So you want to begin a new campaign, in a new world? Here is how to get started the Dead Simple way with almost no preparation whatsoever. It is not half as scary as it sounds, nor is there any need to create massive maps, populate them with nations, cities and peoples, design complex pantheons and long-winded histories.

One of the delights of running a campaign from scratch is that you can adapt and create the world around the players, based upon their characters’ actions and the players’ comments and perceptions.

You start with a table in the corner of a tavern and work your way out from there as the players’ characters explore their environs, go on adventures, and then weave a tale around them.

so, let the players ask questions about the Tavern; What is it called? Who runs it? Is it busy? What is the name of the Best Bitter? Take quick and dirty notes of your answers.

As they leave the Tavern you describe the street outside, that street leads to another and a village or town is born. Don’t name the street or the settlement it unless they ask. If they do then take notes.

They want to visit a smith to get kit, a stable to buy or hire horses, and grocer to get provisions, then off to the main gate to begin their adventure. If they ask the names of the people they meet, then tell them. Get used to doing names and physical descriptions on the fly but make a note of them as you go.

One trick I learned long ago about making up NPC names is to imagine what sort of territory you want the players to explore, then pick a similar region in the real world and use the common names from that area as your base stock. You can still throw in the odd strange name as these might be foreigners or immigrants. Common people tend to have simple names and no surnames. They are often known by their profession or have nicknames. The more wealthy the NPC the more complex their name and they might have a surname or house name.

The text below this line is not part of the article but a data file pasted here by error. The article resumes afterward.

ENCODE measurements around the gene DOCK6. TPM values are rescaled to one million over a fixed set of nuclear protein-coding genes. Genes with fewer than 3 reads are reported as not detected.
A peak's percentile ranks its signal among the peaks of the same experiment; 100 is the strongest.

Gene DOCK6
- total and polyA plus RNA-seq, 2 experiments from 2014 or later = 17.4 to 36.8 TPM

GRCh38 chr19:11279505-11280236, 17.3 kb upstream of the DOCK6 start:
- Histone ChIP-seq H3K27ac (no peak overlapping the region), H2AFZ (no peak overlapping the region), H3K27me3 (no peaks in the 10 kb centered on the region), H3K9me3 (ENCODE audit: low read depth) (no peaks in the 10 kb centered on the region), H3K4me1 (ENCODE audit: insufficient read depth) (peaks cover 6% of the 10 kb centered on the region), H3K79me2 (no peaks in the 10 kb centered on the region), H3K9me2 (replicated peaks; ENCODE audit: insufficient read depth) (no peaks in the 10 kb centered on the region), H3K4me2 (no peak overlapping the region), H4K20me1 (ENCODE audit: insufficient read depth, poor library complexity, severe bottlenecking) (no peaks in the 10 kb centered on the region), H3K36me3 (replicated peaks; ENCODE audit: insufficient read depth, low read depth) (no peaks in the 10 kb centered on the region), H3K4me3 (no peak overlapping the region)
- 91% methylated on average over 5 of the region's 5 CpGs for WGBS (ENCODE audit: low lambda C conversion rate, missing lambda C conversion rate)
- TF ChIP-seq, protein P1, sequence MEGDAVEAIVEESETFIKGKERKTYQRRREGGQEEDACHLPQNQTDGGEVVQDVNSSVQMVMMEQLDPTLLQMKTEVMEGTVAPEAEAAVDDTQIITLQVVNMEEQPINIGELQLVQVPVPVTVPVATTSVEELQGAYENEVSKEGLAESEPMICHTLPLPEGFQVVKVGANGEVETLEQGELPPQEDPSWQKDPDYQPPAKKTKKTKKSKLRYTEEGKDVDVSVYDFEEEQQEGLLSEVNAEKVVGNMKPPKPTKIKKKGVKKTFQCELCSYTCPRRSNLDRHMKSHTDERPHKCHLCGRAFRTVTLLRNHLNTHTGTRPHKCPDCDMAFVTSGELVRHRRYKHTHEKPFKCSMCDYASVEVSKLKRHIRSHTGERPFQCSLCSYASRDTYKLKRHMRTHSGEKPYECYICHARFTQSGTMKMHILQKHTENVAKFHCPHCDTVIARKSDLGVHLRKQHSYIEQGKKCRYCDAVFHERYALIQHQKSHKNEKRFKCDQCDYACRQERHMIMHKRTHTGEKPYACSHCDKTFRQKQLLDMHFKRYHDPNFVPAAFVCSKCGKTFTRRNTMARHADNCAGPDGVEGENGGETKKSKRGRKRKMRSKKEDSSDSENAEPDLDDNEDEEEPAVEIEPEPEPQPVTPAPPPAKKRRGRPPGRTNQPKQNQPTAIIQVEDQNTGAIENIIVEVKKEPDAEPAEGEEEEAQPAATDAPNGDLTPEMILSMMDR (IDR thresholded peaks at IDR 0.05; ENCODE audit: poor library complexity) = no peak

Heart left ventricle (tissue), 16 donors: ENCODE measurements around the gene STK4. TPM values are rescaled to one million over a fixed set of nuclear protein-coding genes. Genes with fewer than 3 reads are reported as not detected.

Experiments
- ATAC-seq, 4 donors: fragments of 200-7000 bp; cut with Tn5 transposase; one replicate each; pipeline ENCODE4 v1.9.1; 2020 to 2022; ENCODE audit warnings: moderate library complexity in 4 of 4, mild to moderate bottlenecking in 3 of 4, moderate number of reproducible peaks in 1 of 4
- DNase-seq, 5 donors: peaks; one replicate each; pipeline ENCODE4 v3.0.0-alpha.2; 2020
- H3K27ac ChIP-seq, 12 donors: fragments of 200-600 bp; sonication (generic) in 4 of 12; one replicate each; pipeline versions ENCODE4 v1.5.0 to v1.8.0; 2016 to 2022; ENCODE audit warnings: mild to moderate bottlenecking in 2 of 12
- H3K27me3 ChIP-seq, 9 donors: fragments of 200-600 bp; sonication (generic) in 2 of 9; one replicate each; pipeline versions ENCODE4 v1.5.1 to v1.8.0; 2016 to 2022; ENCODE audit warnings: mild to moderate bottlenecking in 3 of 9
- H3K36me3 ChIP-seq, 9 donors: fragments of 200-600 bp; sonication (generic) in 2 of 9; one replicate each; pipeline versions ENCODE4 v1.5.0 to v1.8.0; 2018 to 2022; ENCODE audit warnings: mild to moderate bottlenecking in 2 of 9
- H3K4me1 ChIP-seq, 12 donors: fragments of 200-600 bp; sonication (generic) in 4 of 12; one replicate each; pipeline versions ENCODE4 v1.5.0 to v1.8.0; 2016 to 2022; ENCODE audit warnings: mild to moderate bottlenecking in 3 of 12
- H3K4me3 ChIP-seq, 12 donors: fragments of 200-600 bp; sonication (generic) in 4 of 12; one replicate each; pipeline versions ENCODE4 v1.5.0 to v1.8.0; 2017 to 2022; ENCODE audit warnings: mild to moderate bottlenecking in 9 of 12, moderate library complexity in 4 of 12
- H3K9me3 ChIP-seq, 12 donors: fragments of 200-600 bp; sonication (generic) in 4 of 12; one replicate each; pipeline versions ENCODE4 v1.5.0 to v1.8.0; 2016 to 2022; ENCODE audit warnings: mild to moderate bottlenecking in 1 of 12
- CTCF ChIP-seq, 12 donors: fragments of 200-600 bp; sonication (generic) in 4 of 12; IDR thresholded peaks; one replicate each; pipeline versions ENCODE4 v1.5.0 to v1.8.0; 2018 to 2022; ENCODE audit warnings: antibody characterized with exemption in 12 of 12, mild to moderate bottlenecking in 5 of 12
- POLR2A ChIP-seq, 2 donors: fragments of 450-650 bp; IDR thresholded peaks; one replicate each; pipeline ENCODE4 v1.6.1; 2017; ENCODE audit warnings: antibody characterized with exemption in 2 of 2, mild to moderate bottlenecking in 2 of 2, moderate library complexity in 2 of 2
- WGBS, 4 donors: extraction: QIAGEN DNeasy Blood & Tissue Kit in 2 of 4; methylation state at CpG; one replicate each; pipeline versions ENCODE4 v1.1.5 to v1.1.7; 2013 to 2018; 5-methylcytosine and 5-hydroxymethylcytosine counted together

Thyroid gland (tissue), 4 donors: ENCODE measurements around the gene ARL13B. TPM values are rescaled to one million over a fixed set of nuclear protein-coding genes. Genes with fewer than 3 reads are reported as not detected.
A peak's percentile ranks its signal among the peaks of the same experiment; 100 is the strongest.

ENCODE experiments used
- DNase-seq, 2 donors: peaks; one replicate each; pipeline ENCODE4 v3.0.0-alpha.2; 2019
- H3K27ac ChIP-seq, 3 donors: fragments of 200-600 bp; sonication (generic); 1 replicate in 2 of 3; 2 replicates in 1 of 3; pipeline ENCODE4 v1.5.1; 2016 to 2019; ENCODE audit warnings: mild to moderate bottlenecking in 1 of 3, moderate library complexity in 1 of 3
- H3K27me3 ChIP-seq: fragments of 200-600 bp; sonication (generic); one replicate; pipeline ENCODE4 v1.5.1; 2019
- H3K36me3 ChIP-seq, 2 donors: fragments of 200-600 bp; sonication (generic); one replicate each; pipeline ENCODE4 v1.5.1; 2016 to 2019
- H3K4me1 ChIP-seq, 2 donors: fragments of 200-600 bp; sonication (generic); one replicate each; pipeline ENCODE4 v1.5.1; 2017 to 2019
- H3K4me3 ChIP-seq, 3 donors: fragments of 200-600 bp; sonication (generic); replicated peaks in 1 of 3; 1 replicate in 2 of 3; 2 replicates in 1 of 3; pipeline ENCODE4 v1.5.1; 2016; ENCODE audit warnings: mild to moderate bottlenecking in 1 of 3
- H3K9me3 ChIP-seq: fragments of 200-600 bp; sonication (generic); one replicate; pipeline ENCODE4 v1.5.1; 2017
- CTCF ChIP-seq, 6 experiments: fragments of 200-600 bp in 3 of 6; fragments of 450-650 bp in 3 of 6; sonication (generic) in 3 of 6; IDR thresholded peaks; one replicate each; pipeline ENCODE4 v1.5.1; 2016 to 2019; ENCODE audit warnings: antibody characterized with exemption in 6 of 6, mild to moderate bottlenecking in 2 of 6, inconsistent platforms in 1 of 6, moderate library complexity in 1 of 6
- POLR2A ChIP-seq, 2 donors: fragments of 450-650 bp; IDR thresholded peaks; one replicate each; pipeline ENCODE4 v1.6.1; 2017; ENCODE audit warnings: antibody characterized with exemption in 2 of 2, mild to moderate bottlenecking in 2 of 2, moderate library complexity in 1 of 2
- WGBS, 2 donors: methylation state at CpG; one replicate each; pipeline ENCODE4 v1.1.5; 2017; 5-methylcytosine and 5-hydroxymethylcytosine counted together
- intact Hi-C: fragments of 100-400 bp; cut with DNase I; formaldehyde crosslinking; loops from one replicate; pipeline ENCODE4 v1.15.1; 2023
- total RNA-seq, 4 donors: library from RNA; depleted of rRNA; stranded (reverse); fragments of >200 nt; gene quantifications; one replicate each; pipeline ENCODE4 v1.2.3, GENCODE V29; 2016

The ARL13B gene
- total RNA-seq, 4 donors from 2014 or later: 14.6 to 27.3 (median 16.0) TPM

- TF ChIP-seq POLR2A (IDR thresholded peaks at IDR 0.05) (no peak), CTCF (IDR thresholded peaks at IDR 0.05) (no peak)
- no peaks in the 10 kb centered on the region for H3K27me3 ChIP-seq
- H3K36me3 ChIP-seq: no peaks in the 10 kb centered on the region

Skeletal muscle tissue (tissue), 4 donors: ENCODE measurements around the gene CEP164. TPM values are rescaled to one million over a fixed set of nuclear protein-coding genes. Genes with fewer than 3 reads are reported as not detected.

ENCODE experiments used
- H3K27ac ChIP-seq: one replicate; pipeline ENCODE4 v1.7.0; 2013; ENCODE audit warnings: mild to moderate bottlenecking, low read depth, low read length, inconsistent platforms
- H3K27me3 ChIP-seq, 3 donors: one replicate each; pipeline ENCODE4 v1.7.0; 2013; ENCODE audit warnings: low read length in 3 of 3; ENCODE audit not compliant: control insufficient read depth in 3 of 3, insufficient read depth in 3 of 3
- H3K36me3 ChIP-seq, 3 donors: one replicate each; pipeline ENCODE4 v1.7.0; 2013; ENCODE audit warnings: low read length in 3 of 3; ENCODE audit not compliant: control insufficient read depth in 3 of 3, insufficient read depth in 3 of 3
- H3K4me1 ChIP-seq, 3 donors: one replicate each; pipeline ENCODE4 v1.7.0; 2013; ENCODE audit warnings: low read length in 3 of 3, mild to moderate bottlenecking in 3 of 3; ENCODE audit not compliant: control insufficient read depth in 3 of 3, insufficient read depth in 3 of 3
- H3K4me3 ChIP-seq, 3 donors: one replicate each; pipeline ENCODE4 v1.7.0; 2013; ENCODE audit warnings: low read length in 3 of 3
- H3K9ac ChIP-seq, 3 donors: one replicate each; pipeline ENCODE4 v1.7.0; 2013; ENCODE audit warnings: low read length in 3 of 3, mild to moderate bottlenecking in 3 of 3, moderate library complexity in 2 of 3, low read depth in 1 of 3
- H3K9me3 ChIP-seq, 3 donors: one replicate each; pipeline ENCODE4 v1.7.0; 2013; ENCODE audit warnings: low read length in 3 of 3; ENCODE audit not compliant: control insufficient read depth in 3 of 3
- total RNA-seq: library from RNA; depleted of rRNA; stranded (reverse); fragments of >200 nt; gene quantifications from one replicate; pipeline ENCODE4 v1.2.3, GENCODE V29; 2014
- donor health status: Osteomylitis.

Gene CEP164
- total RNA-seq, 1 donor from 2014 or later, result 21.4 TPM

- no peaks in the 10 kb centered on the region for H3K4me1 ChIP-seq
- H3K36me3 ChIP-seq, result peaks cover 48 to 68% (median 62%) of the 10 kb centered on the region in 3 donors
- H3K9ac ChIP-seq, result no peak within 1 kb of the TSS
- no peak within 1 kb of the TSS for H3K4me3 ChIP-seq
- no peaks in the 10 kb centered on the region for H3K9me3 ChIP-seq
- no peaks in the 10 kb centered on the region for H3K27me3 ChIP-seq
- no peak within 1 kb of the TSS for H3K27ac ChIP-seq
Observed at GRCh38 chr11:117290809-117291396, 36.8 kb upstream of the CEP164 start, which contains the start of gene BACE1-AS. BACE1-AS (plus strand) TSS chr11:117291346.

If one of the players wants to write up their adventures, then encourage them to do so and if their memory of the smith is different to yours, then change yours. This encourages their engagement in the game, and reinforces the fact that your world is drawn from their perceptions of it.

So, they have reached the gate. Hopefully, their mysterious patron in the tavern will have given them some directions. For example: take the south road for half a day until you see some gallows, then turn left into the woods. Follow the path through the woods until you reach the ruined tower on the hill. Maps are rare and precious things, and only one in a thousand might have ever seen one. Medieval people were used to giving and receiving simple directions.

Give them some basic descriptions of the land they travel through, but do not descend into purple prose, you do not need to compete with Tolkien. If they ask for a bit more then add to it. There is little need to plan this in advance, just draw upon your own experiences. Consider that most people measured distances in the time it took to cover them, and the difficulty of the terrain they must cross. It’s half a day by horse or one day on foot sir. Take notes.

Throw in a couple of challenges along the way. Make at least one a physical challenge such as the bridge is down and the stream is a raging torrent, how do you cross? The other could be an opportunity for roleplay or combat. The elves who live in the woods want a good reason to let you pass through their territory, or a band of brigands do not want anyone else to get to the ruined tower before them.

So, each of the elements above are expanding the environment. There is; a road, where does it go?;  a stream and a broken bridge; who are these elves?; are the brigands well known and have prices on their heads? Take notes.

By the end of the first session, you will have notes on the tavern, the village or town, some of its inhabitants, the road south, and some of the people out there. The players will have led the exploration of all this and helped you create the first chapter of your campaign. You will have a record of everything they know about your world.

Many players like to write a little background for their characters. I always encourage this but advise them to keep it short and simple. In the past I have experimented with asking them to answer six or seven questions, each one with a single sentence. These can be brilliant for expanding your world.